December 03, 2009
The forgotten war?
The Korean War used to be known as "the forgotten war." More recently, during the hey-day of the Bush administration's adventure here in Iraq, Afghanistan was the forgotten war. No more, of course.
Now, it seems, Iraq is the forgotten war. I've been here nearly 5 weeks now, and I'm amazed at how far this conflict has fallen in the American consciousness, if I am judging it correctly from thousands of miles away. Iraq is off the front pages, off the television screens and, for the most part, off the main page of major news Web sites.
This isn't entirely a bad thing. News follows conflict and bloodshed, and Iraq has less of both than it used to. Sectarian violence is still an every-day occurence, but it is way down. U.S. troop deaths are way down too - there were two deaths each in October and November from combat-related injuries. Most of Iraq's problems now are of a more complex, murkier political and economic variety.
But that's no reason not to pay attention. Iraq appears to be at a tipping point, where things here could get a wholoe lot better--and still go badly, badly wrong. And what happens in Iraq matters a lot, because of its oil, because of its central geographic position in the Middle East, because of the US invasion here, and because it's the only Shiite-dominated political system in the Arab world.
In other words, just as Iraq enters a really critical period, where its leaders will decide whether they will solve differences without violence, and when the country truly stands on its own with a much smaller crutch from the US. -- many in the West have stopped paying steady attention.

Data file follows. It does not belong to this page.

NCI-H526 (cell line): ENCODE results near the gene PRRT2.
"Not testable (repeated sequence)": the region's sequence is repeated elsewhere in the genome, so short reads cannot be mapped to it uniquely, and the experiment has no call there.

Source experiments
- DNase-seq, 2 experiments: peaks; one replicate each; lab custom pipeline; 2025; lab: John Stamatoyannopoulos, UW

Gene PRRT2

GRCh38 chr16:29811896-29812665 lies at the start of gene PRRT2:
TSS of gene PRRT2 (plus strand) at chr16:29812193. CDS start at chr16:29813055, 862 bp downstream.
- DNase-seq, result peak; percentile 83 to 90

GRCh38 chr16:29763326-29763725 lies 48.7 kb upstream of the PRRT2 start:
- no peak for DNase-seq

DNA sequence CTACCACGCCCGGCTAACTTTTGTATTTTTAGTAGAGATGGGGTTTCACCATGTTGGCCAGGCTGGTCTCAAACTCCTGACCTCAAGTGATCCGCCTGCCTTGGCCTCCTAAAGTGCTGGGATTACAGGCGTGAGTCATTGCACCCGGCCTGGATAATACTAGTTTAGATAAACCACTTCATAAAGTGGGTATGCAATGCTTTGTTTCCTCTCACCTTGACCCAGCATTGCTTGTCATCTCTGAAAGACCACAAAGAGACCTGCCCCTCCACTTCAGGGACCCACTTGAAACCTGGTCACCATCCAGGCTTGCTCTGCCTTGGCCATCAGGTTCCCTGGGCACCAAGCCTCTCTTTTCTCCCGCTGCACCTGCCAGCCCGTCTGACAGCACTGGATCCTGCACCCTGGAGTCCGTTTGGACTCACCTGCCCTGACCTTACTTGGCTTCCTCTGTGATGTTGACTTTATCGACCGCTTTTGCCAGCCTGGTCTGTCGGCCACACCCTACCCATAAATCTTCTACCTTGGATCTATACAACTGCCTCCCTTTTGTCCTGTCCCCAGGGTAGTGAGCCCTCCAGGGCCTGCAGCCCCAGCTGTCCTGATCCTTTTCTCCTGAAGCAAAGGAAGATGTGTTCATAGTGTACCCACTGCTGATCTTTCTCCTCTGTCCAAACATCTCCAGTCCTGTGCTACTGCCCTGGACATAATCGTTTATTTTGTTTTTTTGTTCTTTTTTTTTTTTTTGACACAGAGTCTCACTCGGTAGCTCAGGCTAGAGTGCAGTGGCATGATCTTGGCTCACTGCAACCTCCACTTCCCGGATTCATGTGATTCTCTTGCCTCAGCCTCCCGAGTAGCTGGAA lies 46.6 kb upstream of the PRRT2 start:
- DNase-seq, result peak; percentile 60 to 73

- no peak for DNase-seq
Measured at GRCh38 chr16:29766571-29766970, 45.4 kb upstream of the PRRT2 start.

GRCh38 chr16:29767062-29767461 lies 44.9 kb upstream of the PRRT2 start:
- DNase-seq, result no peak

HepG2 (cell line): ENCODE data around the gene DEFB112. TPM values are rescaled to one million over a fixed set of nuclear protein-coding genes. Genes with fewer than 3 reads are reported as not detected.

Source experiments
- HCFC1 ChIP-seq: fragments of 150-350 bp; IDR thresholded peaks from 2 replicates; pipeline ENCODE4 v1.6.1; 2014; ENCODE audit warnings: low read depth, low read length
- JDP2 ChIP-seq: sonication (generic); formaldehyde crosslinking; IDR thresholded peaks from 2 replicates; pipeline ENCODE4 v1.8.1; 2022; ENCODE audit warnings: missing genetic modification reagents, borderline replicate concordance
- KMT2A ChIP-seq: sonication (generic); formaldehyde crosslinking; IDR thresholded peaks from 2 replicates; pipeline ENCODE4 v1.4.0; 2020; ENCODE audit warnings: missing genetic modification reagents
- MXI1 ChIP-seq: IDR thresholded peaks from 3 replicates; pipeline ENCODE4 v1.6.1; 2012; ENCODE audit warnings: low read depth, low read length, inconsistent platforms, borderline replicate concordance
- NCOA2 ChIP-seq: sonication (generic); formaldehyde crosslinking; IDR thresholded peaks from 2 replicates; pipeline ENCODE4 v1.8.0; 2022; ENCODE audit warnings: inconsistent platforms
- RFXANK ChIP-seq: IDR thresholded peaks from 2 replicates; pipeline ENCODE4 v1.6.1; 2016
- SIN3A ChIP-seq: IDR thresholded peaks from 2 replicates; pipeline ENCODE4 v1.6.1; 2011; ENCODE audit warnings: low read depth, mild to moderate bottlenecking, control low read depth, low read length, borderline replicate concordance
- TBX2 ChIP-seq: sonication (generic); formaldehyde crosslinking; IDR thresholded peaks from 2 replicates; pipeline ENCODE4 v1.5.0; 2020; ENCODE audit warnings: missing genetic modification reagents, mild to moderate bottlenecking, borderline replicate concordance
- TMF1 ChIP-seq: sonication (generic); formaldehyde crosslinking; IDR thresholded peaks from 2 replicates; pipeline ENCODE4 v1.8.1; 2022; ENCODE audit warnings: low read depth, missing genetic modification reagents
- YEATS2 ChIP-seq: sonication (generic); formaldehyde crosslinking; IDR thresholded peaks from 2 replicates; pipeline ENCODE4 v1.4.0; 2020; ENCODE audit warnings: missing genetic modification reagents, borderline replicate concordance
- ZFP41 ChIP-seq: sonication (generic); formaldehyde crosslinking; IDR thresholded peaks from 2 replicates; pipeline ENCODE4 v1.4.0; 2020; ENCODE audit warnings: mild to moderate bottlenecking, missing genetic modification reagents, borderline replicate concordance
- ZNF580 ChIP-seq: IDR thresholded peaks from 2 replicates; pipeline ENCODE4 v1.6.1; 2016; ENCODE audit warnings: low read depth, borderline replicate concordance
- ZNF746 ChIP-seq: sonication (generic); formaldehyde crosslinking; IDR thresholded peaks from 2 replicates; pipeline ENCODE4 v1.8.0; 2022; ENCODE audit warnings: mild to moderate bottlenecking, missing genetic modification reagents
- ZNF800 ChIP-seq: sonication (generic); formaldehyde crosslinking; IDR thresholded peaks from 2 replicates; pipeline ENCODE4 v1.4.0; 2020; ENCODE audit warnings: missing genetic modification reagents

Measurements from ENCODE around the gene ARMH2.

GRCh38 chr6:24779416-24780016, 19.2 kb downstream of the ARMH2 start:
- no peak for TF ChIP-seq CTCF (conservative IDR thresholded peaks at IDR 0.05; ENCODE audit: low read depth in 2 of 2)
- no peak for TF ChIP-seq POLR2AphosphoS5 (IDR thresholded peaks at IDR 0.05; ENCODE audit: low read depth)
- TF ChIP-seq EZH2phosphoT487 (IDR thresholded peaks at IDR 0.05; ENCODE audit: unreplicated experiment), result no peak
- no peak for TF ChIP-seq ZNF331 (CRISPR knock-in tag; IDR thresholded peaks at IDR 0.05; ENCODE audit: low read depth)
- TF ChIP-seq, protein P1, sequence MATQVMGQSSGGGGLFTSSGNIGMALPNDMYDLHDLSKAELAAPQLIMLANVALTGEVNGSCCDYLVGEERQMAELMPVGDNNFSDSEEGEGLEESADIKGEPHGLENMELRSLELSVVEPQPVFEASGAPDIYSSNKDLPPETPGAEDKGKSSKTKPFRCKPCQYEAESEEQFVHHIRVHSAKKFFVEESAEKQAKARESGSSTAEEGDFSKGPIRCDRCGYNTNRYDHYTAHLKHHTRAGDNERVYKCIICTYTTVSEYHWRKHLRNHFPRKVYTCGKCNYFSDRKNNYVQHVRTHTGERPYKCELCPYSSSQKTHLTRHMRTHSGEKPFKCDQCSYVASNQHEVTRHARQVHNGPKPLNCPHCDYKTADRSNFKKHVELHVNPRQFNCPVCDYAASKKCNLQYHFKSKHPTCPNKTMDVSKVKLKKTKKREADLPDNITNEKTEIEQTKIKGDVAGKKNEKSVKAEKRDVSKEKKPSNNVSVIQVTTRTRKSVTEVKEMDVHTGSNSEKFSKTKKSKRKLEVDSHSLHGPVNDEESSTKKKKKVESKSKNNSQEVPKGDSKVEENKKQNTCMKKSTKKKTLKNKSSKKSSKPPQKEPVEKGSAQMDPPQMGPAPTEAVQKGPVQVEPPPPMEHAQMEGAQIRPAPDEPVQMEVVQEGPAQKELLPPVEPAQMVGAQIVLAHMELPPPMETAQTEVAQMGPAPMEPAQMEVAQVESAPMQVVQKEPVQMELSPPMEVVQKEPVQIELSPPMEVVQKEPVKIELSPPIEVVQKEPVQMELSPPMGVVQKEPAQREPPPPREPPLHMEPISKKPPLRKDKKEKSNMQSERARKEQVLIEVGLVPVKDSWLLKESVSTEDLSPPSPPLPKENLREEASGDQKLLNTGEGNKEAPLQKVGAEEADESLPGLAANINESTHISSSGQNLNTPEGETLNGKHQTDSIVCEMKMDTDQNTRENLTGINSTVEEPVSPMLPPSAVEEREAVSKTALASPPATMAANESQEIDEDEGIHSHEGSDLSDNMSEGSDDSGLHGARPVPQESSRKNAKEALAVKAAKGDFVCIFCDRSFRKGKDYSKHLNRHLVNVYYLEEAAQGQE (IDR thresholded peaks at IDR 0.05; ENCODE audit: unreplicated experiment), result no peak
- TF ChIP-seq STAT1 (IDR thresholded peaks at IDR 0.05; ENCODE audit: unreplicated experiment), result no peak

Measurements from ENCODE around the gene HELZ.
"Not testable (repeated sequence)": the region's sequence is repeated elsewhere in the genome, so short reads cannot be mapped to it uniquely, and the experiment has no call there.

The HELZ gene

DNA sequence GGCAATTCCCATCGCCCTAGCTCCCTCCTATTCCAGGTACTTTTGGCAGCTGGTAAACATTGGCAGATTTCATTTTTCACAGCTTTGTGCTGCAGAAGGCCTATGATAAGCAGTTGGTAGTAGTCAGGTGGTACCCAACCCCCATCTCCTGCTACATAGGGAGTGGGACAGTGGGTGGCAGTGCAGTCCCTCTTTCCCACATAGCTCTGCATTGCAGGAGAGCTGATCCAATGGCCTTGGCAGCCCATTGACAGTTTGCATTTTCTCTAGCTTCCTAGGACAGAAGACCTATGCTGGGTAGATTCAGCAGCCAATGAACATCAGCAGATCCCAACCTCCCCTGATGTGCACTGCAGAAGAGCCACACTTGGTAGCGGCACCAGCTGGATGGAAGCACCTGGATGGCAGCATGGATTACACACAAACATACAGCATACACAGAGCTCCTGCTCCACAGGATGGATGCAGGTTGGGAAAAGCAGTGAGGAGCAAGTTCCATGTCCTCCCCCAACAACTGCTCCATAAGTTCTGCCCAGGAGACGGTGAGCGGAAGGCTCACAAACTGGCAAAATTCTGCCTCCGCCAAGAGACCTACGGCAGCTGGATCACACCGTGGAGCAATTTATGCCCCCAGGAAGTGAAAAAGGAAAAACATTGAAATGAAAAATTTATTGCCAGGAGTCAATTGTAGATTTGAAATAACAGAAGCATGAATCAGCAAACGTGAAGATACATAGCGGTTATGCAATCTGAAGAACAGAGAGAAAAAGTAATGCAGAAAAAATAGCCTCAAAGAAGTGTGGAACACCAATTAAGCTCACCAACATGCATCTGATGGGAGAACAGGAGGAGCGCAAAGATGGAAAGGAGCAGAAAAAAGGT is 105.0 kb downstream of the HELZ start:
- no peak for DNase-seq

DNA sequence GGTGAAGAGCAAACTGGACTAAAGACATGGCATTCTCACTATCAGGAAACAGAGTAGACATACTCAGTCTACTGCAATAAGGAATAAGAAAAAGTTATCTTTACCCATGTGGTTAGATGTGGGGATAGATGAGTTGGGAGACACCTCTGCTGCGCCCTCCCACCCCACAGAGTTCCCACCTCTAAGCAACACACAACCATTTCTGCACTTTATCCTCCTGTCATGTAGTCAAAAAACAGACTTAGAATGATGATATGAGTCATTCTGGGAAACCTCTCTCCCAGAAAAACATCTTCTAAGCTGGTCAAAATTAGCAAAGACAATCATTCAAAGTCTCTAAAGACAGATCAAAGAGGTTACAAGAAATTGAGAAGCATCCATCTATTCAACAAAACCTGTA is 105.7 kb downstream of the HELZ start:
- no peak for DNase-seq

The once-huge international press corps here has shrunken significantly, with many verteran war correspondents decamped to Afghanistan. Major U.S. TV networks have pulled out, or are in the process of doing so. Other news organizations are hanging on until after the elections, which have been delayed from January to at least late February or March. (McClatchy, I am proud to say, plans to maintain a presence in Baghdad).
One of my Iraqi colleagues and I were talking the other day and, sad to say, we both knew what it would take to bring Iraq back to the front pages and the television screens. A major bombing that kills dozens or hundreds. Renewed civil strife. Iraq really having weapons of mass destruction.
Regardless of your views of the Bush administration's decision to invade Iraq in the first place, the United States has spent enormous amounts of blood, treasure, political capital here in Mesopotamia. It's been the subject of a divisive national debate and played a role in elections for offices high and low.
And the story is not over. So keep paying attention. I know that even after my assignment here is complete, I will.